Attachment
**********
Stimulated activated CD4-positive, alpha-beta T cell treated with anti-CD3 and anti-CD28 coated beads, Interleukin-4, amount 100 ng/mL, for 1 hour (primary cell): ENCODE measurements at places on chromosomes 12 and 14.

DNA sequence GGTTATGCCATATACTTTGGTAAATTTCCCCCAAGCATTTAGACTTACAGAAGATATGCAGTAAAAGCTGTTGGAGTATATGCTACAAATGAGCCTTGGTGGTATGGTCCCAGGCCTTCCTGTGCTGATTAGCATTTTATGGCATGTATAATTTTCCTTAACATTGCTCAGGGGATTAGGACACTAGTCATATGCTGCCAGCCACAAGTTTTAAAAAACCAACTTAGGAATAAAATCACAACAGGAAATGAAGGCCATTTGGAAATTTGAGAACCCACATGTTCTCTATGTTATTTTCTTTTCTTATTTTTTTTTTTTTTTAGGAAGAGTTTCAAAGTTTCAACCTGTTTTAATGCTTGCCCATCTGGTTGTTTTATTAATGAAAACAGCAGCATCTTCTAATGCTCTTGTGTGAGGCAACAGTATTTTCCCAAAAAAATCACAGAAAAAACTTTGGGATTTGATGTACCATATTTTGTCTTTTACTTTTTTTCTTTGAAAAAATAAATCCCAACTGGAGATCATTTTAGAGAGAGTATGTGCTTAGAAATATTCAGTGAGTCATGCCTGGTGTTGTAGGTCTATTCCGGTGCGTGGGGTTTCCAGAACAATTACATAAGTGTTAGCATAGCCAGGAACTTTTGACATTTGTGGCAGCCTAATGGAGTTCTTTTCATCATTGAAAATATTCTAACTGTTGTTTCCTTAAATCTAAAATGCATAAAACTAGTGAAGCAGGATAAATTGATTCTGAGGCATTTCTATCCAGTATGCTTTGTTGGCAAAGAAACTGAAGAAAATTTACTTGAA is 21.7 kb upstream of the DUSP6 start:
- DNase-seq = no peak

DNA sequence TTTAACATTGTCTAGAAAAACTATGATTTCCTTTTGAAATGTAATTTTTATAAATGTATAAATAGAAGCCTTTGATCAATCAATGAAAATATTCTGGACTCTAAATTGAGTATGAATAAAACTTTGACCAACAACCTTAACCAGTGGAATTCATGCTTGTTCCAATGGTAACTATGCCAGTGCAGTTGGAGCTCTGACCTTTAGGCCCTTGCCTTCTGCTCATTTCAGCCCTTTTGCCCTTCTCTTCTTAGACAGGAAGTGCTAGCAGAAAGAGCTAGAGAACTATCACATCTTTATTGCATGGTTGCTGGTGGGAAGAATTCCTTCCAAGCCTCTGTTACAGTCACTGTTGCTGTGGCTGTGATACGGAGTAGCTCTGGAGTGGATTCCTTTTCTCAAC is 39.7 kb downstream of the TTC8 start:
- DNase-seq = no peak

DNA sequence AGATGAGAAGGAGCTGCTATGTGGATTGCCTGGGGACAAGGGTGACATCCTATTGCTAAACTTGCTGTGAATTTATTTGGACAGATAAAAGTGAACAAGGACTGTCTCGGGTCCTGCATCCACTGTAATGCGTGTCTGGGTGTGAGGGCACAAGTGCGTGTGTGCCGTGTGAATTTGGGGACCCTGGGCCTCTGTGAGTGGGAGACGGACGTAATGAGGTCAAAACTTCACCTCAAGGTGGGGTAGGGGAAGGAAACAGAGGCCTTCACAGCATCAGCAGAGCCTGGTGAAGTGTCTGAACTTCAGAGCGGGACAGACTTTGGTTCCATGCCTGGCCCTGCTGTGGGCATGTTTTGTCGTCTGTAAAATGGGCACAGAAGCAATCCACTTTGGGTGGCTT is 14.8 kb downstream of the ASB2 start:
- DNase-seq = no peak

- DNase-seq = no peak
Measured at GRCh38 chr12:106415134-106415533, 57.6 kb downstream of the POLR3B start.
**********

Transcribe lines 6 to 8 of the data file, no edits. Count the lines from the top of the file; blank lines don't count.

DNA sequence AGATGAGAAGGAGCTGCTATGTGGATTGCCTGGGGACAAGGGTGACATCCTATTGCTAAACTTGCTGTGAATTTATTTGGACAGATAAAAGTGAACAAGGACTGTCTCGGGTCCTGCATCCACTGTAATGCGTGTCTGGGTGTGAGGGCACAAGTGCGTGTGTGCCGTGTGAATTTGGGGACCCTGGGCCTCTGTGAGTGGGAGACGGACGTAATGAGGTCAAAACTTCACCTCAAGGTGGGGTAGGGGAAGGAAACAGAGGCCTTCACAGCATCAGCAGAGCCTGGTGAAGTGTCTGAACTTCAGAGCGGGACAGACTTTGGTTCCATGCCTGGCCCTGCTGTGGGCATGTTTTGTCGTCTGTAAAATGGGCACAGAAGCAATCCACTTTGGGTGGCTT is 14.8 kb downstream of the ASB2 start:
- DNase-seq = no peak

- DNase-seq = no peak